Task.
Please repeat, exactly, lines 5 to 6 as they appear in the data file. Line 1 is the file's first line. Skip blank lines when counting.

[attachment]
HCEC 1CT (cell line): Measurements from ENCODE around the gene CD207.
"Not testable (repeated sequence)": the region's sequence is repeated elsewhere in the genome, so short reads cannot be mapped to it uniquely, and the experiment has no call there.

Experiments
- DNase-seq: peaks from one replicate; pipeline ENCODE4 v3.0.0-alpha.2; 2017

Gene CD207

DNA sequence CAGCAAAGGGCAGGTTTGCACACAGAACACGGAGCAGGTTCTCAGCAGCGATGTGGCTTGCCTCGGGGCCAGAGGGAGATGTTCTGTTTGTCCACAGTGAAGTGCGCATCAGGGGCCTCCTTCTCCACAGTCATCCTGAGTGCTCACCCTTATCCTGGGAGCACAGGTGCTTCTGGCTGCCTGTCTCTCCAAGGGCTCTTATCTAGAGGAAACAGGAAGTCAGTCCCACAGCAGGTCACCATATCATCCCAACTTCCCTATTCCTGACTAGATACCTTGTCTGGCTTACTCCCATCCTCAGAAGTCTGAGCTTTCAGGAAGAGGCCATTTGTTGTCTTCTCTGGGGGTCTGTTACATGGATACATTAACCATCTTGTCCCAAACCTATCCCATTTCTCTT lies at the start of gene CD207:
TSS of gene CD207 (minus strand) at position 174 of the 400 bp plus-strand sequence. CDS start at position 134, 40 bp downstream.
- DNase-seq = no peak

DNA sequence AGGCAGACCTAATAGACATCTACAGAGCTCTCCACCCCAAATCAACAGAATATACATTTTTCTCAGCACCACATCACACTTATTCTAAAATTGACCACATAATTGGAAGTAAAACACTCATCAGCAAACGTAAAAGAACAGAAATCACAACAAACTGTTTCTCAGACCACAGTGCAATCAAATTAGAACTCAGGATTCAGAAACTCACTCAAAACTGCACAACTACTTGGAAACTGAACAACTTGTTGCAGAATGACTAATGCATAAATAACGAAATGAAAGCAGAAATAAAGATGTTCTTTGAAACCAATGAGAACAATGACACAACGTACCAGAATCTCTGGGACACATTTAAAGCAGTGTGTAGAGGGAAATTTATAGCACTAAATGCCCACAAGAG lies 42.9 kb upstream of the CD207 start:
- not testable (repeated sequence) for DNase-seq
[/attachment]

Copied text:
Gene CD207

DNA sequence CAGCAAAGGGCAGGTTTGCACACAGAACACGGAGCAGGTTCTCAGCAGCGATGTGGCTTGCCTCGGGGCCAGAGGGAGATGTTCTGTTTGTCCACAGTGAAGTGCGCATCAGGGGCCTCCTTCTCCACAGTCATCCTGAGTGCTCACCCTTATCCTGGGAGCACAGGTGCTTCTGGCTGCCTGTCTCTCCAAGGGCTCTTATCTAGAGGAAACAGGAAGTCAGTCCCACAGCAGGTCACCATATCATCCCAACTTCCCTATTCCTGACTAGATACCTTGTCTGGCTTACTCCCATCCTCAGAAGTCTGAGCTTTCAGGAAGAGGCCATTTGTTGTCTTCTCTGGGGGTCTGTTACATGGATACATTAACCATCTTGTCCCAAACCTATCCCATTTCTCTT lies at the start of gene CD207: